A study that correlates incidence of farmer suicides to various characteristics of a state finds a strong positive correlation between farmer suicides and proportion of farmers with marginal landholdings among all farmers, proportion of land used in the cultivation of cash crops, and proportion of farmers who are indebted. Small farmers who are cultivating cash crops need loans to cover their costs. Lack of institutional banking facilities means dependence on moneylenders and intermediaries, friends, and family members. Low rates of return in agriculture are compounded by the risk these small farmers face from crop failure (being rainfall-dependent) as well as volatility of market prices. A whole set of case studies suggest that many farmers who committed suicide were tipped over the edge by a negative income shock, being already under pressure to pay off their existing debts. It is true that in terms of leading cause of suicide indebtedness does not figure very highly, but as this study convincingly argues, attributing a unique cause to a suicide is ad hoc, often reflect the opinion of the police officers whose veracity can be questioned, and, even when there is reasons to believe such data are credible, the causes listed would tend to over-emphasise individual motivations and behavioural patterns and not the larger socioeconomic factors.

In my own field work talking to farmers in Singur, I found that the poorest farmers are the most keen to clutch on to their meagre landholdings since land to them is an insurance option, a credit line, and a substitute to old-age pension. This suggests a vicious circle - because of the eagerness of small farmers to hold on to land, land becomes a constraint for infrastructure building or industrialisation and that in turn depresses off-farm employment prospects and causes small farmers to continue with their precarious existence in agriculture.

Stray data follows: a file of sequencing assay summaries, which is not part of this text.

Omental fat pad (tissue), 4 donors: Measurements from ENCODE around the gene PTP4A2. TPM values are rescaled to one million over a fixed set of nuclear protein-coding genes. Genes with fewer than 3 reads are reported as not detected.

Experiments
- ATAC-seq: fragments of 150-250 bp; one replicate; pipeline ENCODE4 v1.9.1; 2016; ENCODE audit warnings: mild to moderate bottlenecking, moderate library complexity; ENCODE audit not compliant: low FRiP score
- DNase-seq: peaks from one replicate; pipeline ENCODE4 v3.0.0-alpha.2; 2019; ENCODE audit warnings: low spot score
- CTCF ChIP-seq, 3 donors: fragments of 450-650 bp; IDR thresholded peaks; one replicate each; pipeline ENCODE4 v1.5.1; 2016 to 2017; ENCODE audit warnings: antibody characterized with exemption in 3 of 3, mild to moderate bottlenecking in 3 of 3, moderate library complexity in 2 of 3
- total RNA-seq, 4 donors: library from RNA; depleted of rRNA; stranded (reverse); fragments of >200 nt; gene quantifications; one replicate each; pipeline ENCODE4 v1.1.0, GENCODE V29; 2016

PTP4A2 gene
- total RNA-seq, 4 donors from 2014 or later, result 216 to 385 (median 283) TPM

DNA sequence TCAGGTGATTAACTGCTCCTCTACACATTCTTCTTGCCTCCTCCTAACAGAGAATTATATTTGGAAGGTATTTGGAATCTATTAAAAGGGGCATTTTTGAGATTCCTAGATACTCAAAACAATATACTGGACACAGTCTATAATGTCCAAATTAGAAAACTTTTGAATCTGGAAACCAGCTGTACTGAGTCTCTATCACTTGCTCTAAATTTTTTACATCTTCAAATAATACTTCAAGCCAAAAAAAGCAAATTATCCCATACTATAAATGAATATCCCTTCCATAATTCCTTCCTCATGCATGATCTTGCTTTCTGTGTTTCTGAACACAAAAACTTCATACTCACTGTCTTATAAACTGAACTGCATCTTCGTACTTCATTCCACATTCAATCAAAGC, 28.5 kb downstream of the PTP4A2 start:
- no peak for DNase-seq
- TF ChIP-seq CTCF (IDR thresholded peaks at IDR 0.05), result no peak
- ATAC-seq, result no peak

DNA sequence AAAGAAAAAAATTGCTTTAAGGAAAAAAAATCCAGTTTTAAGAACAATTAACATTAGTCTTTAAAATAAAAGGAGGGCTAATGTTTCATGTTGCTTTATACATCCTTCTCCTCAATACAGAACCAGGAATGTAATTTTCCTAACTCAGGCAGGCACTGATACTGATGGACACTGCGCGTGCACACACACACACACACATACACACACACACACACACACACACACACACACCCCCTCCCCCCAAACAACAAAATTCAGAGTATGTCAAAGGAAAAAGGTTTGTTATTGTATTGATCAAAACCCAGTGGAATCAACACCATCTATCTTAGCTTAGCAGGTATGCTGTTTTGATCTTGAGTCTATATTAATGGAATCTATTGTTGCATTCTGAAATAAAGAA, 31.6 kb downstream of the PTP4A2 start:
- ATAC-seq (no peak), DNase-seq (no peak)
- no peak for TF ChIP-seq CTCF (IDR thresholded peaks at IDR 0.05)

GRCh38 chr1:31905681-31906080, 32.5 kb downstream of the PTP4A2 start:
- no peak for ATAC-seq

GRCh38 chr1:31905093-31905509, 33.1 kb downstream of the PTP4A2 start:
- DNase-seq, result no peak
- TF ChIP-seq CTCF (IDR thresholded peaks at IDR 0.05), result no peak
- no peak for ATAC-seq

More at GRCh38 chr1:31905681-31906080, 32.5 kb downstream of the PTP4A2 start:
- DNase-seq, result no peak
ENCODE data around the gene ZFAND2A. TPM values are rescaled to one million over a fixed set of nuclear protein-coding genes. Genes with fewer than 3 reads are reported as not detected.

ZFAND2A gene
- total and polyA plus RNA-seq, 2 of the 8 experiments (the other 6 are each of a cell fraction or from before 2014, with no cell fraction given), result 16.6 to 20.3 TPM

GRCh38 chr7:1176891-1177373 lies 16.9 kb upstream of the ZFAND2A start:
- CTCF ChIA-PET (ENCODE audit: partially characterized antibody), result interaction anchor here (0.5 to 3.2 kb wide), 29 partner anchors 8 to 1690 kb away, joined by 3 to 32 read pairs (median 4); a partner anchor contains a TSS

Way out

The way out of the vicious cycle is a combination of the following measures: public investment in rural infrastructure (irrigation, roads), expansion of institutional credit to enable farmers to avoid being exploited by moneylenders and middlemen, improving access to insurance products, and a rationalisation of the wasteful and regressive subsidy raj that helps the richest farmers (who, in addition, pay no income taxes), at the expense of the poor, to create a social safety net for smaller farmers. But before we discuss the specifics of such policies, a first step would be to snap out of the growth-obsession that seems to pervade our media and policy discussions.

Growth was the magic mantra that was sold to the voters in the national election last year and anyone who questioned the obsession with growth and the neglect of other economic indicators (example, human development measures) was brushed off as a jholawalla or an apologist for the previous government. May be it is still early days, but unfortunately, beyond some natural corrections in tune with global trends, and some light statistical jiggle-juggle, not much has happened on the growth front. But I, for one, am happy not to harp on “Where is the double-digit growth?” to the extent this leads to a renewed focus on the reasons why growth is potentially valuable: to improve the quality of life of all citizens. And, taking one’s own life is the most negative statement a citizen can make about the quality of his or her own life.